A Mississippi lawmaker told a woman Tuesday she should earn money for the insulin pump supplies that her 8-year-old daughter needs to survive instead of asking the state for help.
Nicole Nichols told The Clarion-Ledger she was “flabbergasted” by the email from state Rep. Jeffrey Guice, R-Ocean Springs.
Nichols said she emailed all 122 state representatives after calling 23 suppliers without finding one covered by Medicaid and in the approved network for the Medicaid-covered supply company she has used for the last three years.
She wrote, "Is there someone in the legislature that can and will help these children stay healthy? They must have these medications and supplies which administer the medications to stay healthy and, quite honestly, alive!"
Guice's response, which Nichols posted on her Facebook page, said, "I am sorry for your problem. Have you thought about buying the supplies with money that you earn?"
Kaitlan Sudduth, the communications coordinator for the Mississippi Diabetes Foundation told the paper she was “shocked at the lack of compassion” in the lawmaker’s email.
Sudduth said his comment proved that he is uneducated about the dangers of living with the disease.
"One of the goals of the foundation is to educate people about diabetes, and this person is obviously not educated on it," she said. "If someone had an extra $2,000 a month maybe they would pay for it out of pocket, but that's really unrealistic."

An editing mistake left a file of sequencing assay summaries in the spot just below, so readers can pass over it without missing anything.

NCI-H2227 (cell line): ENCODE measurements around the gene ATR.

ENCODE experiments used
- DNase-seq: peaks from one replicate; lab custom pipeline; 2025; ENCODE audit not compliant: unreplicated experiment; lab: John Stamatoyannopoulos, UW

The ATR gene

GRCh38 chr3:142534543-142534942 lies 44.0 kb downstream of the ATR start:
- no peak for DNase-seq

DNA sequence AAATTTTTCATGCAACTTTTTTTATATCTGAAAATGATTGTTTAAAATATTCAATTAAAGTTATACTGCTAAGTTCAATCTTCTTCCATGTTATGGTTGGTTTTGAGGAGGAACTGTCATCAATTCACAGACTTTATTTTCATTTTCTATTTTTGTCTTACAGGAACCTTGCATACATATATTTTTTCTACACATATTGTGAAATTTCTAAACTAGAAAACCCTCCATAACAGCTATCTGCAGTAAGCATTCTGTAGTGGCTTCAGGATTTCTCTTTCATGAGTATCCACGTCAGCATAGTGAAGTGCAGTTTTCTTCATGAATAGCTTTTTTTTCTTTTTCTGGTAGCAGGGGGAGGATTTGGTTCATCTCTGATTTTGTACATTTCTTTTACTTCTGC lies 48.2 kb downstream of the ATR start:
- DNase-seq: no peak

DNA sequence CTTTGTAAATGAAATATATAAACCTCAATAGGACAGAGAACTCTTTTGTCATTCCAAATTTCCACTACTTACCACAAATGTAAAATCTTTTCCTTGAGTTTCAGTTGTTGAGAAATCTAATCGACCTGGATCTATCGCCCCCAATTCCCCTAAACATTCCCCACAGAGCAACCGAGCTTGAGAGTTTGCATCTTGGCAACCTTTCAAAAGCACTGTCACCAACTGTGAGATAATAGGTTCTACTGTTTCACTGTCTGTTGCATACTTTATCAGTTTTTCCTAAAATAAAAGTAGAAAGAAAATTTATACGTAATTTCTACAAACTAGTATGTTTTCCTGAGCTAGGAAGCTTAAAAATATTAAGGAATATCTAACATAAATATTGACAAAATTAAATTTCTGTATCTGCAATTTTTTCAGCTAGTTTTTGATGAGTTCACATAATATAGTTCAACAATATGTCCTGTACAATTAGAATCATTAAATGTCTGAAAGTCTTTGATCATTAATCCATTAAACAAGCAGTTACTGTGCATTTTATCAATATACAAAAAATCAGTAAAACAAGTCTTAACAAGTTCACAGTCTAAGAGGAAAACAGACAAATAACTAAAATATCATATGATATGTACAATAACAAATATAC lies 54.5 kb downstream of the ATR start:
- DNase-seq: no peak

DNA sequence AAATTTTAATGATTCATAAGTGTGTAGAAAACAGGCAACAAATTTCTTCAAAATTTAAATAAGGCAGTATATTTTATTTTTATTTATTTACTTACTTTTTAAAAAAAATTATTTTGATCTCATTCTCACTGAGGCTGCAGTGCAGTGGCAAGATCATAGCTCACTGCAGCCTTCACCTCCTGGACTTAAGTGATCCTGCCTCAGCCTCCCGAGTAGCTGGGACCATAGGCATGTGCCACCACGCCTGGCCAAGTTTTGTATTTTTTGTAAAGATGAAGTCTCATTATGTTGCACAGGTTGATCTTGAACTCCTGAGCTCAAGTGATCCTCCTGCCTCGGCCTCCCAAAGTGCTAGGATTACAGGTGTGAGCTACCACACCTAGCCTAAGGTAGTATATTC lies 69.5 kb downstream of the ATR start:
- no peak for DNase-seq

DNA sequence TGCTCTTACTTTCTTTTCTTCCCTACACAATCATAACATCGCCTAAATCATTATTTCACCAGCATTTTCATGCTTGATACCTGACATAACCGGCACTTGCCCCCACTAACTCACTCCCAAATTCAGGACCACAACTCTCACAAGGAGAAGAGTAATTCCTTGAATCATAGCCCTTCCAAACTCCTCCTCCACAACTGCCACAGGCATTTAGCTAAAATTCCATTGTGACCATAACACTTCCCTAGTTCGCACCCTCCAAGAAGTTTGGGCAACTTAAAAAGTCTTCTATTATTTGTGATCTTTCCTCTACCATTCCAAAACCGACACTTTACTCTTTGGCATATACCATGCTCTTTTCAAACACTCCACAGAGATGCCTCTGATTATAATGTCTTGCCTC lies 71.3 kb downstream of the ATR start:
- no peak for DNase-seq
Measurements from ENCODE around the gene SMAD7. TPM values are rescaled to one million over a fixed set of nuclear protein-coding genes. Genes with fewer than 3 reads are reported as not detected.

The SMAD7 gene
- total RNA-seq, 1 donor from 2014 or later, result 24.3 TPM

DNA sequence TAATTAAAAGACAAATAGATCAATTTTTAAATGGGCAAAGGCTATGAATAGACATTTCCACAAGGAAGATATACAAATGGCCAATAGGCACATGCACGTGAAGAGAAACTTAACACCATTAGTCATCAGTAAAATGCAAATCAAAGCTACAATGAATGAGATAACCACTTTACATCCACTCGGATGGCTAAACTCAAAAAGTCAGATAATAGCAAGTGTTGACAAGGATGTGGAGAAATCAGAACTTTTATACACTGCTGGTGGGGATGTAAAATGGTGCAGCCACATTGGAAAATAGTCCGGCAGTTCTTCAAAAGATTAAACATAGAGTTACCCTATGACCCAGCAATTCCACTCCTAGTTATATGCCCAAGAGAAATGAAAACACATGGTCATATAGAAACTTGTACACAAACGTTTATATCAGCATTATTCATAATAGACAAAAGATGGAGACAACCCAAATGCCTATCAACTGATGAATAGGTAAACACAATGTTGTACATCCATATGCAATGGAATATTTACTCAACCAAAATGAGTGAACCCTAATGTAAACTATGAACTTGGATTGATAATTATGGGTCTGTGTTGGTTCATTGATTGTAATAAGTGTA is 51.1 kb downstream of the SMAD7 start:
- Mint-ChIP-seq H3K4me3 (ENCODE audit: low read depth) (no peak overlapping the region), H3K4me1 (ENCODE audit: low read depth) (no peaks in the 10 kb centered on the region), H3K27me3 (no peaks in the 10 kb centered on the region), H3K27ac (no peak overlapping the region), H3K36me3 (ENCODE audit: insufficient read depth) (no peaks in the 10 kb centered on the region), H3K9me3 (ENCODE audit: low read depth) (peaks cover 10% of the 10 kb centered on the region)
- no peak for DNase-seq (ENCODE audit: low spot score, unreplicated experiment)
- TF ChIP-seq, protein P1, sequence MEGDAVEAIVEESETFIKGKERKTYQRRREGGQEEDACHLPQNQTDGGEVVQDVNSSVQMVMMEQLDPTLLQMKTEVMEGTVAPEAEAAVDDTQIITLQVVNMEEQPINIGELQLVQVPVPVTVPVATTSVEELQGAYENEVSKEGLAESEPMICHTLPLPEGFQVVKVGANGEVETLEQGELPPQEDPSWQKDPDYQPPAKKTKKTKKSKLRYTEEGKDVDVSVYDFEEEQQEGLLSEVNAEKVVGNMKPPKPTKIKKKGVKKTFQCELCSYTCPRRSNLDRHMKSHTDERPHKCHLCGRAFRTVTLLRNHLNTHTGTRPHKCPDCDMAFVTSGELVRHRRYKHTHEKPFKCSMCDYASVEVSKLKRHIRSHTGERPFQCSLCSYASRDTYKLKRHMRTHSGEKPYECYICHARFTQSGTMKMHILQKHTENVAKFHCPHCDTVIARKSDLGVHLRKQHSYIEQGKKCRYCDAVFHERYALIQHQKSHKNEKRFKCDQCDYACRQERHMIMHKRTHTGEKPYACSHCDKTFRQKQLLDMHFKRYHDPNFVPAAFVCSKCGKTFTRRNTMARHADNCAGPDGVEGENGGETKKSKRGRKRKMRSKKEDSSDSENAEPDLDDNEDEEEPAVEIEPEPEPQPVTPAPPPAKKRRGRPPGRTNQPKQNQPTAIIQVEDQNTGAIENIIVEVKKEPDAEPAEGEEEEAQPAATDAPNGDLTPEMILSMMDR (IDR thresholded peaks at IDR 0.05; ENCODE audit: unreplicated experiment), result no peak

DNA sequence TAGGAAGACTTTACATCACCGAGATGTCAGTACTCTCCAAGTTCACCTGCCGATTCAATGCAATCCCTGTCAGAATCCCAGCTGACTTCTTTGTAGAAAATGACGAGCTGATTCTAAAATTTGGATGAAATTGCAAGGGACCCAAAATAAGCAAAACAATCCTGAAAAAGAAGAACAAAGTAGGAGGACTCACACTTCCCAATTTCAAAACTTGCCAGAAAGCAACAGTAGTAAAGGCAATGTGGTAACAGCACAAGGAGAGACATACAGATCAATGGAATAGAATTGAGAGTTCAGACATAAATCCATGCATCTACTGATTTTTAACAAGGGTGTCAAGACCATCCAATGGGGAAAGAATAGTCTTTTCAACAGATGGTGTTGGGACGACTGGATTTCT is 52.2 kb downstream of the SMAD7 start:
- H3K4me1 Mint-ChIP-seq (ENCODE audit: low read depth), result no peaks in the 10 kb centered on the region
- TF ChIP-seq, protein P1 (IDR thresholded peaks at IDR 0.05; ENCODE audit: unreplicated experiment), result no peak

Guice issued an apology Tuesday night after initially declining an interview request from The Clarion-Ledger.
"I realize my remarks to Mrs. Nichols were completely insensitive and out of line," Guice said in an emailed statement. "I am sorry and deeply regret my reply. I know nothing about her and her family and replied in knee-jerk fashion. I'd like to think the people of Mississippi and my constituents know that I'm willing to help where I am able."
Nichols said Medicaid paid for her daughter Bella's medication for three years, until the supplier began outsourcing products and shipping six months ago. The subcontractor that now provides the pump supplies and insulin is not covered by Medicaid, she said, so she has been paying more than $2,000 a month.
Bella inherited Type 1 diabetes from Nichols' husband, Nathan. He's a transportation company inventory specialist and also works a second job in a restaurant.
Nichols said they "work their tails off" to make ends meet, but still live "paycheck to paycheck."
The Associated Press contributed to this report.